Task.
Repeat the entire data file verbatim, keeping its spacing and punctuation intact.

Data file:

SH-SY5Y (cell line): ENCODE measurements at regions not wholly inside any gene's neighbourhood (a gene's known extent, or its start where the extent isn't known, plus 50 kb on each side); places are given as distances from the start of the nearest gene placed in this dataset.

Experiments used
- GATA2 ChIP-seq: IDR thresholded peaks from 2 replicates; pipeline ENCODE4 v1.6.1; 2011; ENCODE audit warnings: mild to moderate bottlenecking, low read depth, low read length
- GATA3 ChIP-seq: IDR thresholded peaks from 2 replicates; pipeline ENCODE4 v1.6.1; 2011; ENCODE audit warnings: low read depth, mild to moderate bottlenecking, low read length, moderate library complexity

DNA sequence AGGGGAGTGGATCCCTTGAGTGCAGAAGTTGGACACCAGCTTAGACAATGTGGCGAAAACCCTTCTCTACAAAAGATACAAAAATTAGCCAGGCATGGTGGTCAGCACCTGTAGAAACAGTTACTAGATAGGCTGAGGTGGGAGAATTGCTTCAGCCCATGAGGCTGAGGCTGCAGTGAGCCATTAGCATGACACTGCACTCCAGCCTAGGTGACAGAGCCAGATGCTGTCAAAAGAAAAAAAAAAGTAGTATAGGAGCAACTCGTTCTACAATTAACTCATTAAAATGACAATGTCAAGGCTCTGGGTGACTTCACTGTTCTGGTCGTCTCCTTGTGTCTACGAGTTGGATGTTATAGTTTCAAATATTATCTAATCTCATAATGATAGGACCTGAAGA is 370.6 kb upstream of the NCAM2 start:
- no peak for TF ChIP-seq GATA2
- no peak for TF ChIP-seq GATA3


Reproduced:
SH-SY5Y (cell line): ENCODE measurements at regions not wholly inside any gene's neighbourhood (a gene's known extent, or its start where the extent isn't known, plus 50 kb on each side); places are given as distances from the start of the nearest gene placed in this dataset.

Experiments used
- GATA2 ChIP-seq: IDR thresholded peaks from 2 replicates; pipeline ENCODE4 v1.6.1; 2011; ENCODE audit warnings: mild to moderate bottlenecking, low read depth, low read length
- GATA3 ChIP-seq: IDR thresholded peaks from 2 replicates; pipeline ENCODE4 v1.6.1; 2011; ENCODE audit warnings: low read depth, mild to moderate bottlenecking, low read length, moderate library complexity

DNA sequence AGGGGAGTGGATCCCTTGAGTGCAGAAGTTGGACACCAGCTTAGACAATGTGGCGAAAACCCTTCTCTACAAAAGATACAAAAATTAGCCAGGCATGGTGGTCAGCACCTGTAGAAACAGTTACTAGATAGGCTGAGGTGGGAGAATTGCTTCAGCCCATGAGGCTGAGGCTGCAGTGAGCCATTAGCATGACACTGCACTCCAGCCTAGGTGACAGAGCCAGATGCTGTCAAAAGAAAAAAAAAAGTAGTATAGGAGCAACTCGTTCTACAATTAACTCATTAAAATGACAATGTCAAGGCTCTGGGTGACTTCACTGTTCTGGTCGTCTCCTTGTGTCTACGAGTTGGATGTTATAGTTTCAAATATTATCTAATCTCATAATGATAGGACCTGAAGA is 370.6 kb upstream of the NCAM2 start:
- no peak for TF ChIP-seq GATA2
- no peak for TF ChIP-seq GATA3